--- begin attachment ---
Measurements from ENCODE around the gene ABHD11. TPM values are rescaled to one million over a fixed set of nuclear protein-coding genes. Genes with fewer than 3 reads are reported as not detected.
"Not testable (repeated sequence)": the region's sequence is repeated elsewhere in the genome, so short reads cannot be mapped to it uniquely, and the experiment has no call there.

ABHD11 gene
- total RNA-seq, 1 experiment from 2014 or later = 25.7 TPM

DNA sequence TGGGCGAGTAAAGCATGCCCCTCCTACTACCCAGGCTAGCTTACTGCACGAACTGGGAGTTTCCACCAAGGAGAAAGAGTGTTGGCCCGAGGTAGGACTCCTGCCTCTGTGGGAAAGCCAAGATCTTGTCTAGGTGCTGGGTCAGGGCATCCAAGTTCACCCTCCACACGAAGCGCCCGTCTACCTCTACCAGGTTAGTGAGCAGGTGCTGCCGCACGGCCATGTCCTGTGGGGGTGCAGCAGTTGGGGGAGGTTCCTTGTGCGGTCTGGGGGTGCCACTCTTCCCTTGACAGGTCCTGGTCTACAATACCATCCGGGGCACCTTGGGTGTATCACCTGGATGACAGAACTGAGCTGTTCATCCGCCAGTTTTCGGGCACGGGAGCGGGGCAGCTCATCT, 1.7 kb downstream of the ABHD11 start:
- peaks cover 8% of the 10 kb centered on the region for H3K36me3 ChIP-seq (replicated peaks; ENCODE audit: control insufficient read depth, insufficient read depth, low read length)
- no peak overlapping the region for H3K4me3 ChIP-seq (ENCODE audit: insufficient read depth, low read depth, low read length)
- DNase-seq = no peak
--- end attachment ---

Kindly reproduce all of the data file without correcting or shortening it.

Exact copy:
Measurements from ENCODE around the gene ABHD11. TPM values are rescaled to one million over a fixed set of nuclear protein-coding genes. Genes with fewer than 3 reads are reported as not detected.
"Not testable (repeated sequence)": the region's sequence is repeated elsewhere in the genome, so short reads cannot be mapped to it uniquely, and the experiment has no call there.

ABHD11 gene
- total RNA-seq, 1 experiment from 2014 or later = 25.7 TPM

DNA sequence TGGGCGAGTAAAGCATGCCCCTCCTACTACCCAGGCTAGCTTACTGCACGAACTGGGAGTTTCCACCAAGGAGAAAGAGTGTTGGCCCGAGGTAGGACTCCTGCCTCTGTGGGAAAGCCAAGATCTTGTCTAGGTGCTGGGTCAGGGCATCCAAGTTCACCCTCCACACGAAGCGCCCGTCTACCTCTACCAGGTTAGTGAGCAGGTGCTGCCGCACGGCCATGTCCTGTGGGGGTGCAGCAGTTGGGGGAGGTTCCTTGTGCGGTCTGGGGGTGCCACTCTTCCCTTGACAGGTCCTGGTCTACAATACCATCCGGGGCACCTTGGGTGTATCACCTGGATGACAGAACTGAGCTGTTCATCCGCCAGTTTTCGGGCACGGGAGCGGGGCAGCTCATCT, 1.7 kb downstream of the ABHD11 start:
- peaks cover 8% of the 10 kb centered on the region for H3K36me3 ChIP-seq (replicated peaks; ENCODE audit: control insufficient read depth, insufficient read depth, low read length)
- no peak overlapping the region for H3K4me3 ChIP-seq (ENCODE audit: insufficient read depth, low read depth, low read length)
- DNase-seq = no peak